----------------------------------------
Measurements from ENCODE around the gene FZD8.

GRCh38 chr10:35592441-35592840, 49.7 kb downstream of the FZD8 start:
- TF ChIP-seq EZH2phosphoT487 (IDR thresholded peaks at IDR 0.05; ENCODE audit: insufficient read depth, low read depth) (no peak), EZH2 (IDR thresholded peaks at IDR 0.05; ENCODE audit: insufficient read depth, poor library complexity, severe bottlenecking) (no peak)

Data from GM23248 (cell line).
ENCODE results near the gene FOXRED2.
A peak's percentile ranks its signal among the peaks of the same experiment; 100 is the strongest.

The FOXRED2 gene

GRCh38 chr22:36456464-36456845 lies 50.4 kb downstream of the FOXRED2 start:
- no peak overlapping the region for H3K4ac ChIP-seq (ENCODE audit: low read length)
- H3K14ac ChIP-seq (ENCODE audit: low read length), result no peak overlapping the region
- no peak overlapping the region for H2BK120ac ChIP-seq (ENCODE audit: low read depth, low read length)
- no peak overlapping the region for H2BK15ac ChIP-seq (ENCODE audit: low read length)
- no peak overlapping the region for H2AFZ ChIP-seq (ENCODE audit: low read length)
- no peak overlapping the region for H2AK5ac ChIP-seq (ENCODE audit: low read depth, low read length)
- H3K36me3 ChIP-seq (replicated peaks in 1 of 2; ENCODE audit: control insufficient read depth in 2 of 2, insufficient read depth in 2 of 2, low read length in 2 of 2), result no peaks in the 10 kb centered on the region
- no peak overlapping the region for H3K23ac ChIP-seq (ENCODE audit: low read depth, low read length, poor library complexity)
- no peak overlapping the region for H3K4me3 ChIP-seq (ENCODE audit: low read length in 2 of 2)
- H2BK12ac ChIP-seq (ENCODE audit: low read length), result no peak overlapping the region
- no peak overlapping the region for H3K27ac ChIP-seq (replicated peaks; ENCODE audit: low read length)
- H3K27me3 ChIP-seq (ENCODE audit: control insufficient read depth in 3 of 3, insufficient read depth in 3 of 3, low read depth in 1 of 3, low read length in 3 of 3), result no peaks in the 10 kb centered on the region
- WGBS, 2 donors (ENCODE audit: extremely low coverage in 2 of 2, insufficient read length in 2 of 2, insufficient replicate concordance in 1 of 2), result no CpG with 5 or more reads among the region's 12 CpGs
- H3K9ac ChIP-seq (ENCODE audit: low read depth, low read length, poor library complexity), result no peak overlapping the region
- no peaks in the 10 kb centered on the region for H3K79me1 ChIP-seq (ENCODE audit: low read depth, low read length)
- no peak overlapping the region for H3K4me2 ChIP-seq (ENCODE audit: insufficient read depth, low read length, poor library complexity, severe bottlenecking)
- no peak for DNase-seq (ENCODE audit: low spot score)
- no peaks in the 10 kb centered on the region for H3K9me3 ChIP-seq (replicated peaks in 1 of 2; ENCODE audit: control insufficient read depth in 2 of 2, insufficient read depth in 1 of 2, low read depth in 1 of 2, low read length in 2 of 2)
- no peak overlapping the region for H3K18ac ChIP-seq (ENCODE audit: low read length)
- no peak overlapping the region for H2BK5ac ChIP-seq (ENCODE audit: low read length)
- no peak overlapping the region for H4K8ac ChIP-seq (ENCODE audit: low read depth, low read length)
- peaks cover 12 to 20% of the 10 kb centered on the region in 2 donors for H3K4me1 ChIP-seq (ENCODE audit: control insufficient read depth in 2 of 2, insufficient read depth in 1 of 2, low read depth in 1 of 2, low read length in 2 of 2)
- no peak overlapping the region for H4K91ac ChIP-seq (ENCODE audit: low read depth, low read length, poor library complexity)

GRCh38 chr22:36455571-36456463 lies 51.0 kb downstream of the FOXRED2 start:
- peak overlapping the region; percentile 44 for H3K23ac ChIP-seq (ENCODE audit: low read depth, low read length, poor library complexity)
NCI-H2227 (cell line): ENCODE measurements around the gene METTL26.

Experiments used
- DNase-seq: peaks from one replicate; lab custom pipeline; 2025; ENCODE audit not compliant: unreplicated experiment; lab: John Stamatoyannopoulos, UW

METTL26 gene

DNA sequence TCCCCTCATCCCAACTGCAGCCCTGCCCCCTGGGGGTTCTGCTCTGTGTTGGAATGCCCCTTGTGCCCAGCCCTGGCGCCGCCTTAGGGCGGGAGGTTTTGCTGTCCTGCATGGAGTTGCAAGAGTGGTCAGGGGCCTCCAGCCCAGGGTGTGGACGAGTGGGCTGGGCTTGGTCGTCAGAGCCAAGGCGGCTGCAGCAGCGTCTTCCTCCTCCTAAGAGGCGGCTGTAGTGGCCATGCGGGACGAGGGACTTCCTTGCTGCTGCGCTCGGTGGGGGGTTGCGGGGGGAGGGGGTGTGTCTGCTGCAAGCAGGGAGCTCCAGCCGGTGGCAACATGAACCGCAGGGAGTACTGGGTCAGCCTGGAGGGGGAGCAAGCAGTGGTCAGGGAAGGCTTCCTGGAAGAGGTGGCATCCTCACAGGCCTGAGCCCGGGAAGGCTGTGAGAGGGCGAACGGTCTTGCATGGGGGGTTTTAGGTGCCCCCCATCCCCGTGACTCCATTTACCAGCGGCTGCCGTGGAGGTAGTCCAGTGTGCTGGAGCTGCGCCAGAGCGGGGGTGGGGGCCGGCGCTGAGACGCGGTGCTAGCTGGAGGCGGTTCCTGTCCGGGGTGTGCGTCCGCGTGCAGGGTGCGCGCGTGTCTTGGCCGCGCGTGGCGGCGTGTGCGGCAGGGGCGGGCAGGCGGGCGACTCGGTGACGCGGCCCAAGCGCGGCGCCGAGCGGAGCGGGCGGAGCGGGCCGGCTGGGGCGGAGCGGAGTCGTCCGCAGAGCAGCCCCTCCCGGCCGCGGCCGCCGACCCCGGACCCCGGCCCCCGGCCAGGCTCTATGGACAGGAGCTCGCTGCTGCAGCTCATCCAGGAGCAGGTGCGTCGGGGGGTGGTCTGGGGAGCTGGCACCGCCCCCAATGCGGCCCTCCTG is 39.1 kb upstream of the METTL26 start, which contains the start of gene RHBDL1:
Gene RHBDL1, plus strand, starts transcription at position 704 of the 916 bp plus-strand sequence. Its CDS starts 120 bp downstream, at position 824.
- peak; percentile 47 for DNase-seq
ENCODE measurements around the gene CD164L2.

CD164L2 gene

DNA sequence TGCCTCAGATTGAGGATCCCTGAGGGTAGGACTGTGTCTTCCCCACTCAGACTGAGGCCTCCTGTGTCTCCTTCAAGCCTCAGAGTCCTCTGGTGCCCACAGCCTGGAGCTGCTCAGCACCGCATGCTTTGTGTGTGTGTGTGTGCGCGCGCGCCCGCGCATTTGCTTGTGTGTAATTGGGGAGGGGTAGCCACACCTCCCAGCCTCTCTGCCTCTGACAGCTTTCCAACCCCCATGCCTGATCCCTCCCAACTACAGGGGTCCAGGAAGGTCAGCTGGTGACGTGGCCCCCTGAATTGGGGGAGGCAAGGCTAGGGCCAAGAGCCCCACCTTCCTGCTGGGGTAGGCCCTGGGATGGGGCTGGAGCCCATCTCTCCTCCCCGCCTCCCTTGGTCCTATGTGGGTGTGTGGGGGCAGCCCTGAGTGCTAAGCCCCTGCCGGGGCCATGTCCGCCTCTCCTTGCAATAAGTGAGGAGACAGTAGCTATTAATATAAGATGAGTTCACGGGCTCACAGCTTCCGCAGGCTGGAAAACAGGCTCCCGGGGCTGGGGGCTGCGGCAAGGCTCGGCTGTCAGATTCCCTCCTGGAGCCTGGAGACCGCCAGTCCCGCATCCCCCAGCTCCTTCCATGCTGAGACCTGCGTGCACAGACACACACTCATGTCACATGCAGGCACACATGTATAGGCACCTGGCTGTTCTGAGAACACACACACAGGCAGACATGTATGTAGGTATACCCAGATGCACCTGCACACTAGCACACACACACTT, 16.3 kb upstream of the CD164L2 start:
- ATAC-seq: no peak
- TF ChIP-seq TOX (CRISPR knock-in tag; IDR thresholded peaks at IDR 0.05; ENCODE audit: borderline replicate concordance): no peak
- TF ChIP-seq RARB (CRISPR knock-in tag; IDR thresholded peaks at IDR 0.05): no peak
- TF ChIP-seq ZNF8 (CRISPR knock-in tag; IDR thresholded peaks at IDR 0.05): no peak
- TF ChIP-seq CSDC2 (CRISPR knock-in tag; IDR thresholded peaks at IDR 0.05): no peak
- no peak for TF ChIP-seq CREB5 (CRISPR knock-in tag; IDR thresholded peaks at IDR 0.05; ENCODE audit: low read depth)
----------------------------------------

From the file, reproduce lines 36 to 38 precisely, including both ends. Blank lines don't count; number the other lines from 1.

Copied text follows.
- DNase-seq: peaks from one replicate; lab custom pipeline; 2025; ENCODE audit not compliant: unreplicated experiment; lab: John Stamatoyannopoulos, UW

METTL26 gene

DNA sequence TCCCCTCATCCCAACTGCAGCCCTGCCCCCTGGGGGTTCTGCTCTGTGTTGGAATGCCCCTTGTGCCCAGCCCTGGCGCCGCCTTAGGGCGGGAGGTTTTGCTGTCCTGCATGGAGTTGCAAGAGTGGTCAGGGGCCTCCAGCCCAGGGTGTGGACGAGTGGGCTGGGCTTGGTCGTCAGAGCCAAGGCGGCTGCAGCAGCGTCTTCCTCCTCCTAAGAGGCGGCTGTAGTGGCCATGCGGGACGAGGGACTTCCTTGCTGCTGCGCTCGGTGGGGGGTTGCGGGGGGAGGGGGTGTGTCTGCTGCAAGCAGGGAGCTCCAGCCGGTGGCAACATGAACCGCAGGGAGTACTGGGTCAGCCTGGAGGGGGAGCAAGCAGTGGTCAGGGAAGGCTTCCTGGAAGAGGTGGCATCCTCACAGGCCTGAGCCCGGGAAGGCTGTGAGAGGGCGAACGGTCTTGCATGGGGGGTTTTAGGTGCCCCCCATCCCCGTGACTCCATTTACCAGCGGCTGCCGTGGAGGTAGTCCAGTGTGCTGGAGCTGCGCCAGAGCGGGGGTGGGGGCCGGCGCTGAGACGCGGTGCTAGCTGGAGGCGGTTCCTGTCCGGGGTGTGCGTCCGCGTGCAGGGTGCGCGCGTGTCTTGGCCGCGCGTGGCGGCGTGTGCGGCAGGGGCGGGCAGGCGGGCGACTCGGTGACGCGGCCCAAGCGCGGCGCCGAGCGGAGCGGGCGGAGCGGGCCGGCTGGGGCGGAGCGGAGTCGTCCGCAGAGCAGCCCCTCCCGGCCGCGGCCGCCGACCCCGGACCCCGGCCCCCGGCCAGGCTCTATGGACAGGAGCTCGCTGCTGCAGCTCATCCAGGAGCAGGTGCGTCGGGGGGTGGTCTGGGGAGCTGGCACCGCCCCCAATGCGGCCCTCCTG is 39.1 kb upstream of the METTL26 start, which contains the start of gene RHBDL1: